Jeff Green's shortcomings at power forward could hold Thunder back
Jeff Green's poor performance against Memphis' Zach Randolph last week highlighted a growing concern for the Oklahoma City Thunder.
How much longer can the Oklahoma City Thunder keep Jeff Green at power forward?
The question is not a new one. But it's one that has suddenly gained much more relevancy as the Thunder attempts to blossom into an NBA power.
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Shooters and centers have long been viewed as the Thunder's most glaring weaknesses. But Green's shortcomings at the four spot have emerged as a hefty handicap, standing out more this season than at any other point in his previous 3 1/2 years with the franchise.
Last Tuesday's loss at Memphis marked the moment the issue became unavoidable for the Thunder. Green was woefully outplayed in his matchup with Grizzlies power forward Zach Randolph, who out-rebounded Green 16-0 and outscored him 31-8. It was only the third time in Green's career that he failed to grab a rebound. It was the umpteenth time Green has been bullied on the block.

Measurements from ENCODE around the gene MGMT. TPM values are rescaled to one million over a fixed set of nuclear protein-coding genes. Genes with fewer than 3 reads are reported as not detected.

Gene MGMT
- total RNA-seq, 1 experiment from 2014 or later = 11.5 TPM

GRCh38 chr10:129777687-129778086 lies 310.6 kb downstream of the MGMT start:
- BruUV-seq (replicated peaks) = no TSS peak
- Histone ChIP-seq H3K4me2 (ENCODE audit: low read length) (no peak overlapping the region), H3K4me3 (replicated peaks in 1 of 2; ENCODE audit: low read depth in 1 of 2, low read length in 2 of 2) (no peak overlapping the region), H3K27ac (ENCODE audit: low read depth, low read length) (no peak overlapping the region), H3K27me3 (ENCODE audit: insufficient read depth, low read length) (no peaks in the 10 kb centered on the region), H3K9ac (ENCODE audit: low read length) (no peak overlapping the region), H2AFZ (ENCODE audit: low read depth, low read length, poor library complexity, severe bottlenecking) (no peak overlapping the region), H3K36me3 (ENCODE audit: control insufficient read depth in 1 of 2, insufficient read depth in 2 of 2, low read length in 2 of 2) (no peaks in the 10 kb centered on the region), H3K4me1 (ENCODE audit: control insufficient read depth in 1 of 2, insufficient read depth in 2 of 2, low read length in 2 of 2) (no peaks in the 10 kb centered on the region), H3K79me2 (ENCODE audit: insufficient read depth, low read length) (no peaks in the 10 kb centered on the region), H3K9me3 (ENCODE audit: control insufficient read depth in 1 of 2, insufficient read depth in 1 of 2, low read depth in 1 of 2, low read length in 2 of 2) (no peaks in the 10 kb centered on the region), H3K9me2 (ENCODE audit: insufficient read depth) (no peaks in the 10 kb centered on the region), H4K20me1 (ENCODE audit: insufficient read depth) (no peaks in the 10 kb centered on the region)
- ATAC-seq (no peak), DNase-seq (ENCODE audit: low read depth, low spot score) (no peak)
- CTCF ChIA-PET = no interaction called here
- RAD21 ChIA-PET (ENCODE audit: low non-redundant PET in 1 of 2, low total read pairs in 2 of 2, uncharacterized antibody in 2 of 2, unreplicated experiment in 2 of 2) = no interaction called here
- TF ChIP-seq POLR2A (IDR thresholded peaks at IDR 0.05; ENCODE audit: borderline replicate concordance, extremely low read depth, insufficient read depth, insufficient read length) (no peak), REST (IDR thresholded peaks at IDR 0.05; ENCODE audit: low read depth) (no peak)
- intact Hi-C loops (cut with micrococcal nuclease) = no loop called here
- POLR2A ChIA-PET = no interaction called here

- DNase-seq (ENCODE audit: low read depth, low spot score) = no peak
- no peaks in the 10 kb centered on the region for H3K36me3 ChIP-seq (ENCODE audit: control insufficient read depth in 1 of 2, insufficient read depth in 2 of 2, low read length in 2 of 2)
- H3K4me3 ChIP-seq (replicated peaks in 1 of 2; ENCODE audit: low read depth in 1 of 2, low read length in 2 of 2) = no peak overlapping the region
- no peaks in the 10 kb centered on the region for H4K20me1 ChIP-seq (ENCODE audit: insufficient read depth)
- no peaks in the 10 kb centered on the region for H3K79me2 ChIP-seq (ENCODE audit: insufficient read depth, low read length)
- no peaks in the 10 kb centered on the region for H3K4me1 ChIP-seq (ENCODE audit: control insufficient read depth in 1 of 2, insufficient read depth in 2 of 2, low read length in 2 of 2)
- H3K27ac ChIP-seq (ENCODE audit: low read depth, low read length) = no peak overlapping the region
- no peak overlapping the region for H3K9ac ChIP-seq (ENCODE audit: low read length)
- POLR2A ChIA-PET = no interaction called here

That's not an indictment of Green. At his natural small forward position, Green has plenty of value. But at power forward, Green walks into nearly each game out of position and over his head.
For a team seeking to establish a defensive identity, the Thunder has put itself behind the eight ball most nights by trotting out an undersized and, at times, overmatched player at power forward.
Yet there are two trains of thought on the matter. On one hand, the Thunder has proved to be a 50-win playoff team with Green starting 82 games at power forward. And the current nucleus continues to grow and get better. On the other hand, deep playoff runs could remain elusive as long as the Thunder maintains what's become its most unfavorable matchup.
Working in the Thunder's favor is Green's ability to apply pressure on bigger, slower big men. Green is at his best when forces forwards to defend him on the perimeter and uses his quickness to blow by them for easier buckets. But Green is shooting 42 percent from the field and 27.1 percent from the 3-point line, both career lows.
A slight shift in how the game is played also has allowed the Thunder, on occasion, to get away with playing Green at power forward. With a lack of bona fide big men, more teams are using natural small forwards at power forward throughout stretches of games.
Still, in the Western Conference alone, starting power forwards include Pau Gasol, Tim Duncan, Dirk Nowitzki, David West, LaMarcus Aldridge, Randolph, Luis Scola, David Lee, Blake Griffin, Kevin Love and Paul Millsap.
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